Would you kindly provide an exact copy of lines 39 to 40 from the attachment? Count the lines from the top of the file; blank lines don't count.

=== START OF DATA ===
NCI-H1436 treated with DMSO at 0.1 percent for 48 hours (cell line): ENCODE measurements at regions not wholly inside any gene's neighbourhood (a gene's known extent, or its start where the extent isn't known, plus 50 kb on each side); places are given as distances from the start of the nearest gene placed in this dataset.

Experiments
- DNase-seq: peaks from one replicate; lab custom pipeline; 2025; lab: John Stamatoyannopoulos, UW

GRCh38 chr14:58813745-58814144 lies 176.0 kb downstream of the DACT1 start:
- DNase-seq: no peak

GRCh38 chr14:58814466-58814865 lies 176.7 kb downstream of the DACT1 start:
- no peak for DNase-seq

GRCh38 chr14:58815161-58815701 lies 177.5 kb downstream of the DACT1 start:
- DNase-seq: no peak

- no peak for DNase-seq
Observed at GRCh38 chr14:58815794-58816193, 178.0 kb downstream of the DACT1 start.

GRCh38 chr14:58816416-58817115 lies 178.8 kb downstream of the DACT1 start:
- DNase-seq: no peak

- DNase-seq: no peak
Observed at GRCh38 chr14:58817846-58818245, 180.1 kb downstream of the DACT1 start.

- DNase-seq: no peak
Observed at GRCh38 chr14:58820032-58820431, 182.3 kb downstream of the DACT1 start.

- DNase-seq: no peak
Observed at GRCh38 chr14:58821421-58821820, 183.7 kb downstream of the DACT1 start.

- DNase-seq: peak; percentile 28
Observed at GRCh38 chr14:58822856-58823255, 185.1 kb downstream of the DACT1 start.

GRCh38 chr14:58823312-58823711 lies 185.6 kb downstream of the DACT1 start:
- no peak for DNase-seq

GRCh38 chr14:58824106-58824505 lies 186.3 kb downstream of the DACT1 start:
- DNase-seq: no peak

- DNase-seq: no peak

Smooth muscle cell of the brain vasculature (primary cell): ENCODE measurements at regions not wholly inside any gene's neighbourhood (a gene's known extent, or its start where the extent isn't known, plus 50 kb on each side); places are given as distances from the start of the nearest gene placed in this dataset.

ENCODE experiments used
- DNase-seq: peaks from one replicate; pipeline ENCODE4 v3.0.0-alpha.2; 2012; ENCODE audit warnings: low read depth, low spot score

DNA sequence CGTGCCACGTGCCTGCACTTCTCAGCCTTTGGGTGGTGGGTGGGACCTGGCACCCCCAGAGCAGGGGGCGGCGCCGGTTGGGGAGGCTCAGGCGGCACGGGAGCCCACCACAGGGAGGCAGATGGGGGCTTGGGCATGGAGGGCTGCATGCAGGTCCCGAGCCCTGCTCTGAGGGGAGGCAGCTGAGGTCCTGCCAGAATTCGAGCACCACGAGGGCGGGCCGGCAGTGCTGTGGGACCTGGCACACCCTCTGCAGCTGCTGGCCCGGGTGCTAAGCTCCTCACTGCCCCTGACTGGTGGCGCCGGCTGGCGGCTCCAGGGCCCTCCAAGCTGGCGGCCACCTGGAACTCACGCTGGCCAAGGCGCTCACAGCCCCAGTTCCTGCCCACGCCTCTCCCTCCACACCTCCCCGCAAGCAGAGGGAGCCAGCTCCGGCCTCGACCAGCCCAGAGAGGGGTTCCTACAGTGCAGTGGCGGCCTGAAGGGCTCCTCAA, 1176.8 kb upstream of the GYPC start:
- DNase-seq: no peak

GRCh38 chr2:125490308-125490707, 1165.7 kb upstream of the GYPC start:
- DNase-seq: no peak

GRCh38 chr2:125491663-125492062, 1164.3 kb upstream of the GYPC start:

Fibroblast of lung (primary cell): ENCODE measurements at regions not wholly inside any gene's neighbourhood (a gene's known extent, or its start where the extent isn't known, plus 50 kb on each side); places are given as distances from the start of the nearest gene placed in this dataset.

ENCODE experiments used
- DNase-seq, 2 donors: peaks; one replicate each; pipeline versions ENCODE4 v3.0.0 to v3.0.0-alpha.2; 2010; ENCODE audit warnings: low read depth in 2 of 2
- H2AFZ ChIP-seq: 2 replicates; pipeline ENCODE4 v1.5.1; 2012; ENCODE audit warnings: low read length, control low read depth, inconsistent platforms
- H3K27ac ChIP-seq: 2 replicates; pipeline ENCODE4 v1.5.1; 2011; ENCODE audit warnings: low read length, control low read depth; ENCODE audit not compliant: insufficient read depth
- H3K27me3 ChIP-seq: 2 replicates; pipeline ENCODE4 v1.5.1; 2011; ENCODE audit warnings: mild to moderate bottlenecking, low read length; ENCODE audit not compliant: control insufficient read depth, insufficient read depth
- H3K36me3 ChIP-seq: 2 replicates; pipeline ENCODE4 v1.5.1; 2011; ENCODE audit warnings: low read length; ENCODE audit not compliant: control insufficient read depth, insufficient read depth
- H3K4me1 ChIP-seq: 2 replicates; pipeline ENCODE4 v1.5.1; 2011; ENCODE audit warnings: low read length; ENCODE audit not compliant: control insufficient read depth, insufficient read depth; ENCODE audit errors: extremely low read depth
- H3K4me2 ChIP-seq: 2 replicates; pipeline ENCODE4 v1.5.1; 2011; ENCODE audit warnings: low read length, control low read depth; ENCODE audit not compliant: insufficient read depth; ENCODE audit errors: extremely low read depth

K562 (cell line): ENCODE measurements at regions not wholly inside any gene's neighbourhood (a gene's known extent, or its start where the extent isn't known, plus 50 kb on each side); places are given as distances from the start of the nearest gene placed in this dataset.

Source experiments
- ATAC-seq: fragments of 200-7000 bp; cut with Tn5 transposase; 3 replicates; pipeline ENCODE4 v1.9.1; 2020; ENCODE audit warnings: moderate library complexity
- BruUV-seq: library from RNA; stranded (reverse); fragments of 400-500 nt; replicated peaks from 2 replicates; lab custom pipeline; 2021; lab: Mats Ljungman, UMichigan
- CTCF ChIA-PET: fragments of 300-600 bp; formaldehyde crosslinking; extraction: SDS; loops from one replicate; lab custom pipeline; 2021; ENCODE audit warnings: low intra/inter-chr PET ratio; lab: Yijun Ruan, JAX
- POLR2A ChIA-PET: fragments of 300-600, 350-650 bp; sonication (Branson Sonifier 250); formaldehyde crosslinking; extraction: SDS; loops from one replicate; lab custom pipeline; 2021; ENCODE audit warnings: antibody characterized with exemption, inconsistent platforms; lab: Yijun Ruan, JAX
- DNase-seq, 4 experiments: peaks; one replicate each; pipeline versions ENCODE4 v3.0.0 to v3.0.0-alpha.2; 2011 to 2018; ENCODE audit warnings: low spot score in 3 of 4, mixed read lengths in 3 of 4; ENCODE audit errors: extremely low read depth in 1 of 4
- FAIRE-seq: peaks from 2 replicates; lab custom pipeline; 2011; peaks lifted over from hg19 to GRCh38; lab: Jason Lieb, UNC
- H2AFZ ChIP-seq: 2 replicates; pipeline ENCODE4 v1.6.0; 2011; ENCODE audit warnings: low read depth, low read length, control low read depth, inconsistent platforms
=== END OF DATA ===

- H3K27ac ChIP-seq: 2 replicates; pipeline ENCODE4 v1.5.1; 2011; ENCODE audit warnings: low read length, control low read depth; ENCODE audit not compliant: insufficient read depth
- H3K27me3 ChIP-seq: 2 replicates; pipeline ENCODE4 v1.5.1; 2011; ENCODE audit warnings: mild to moderate bottlenecking, low read length; ENCODE audit not compliant: control insufficient read depth, insufficient read depth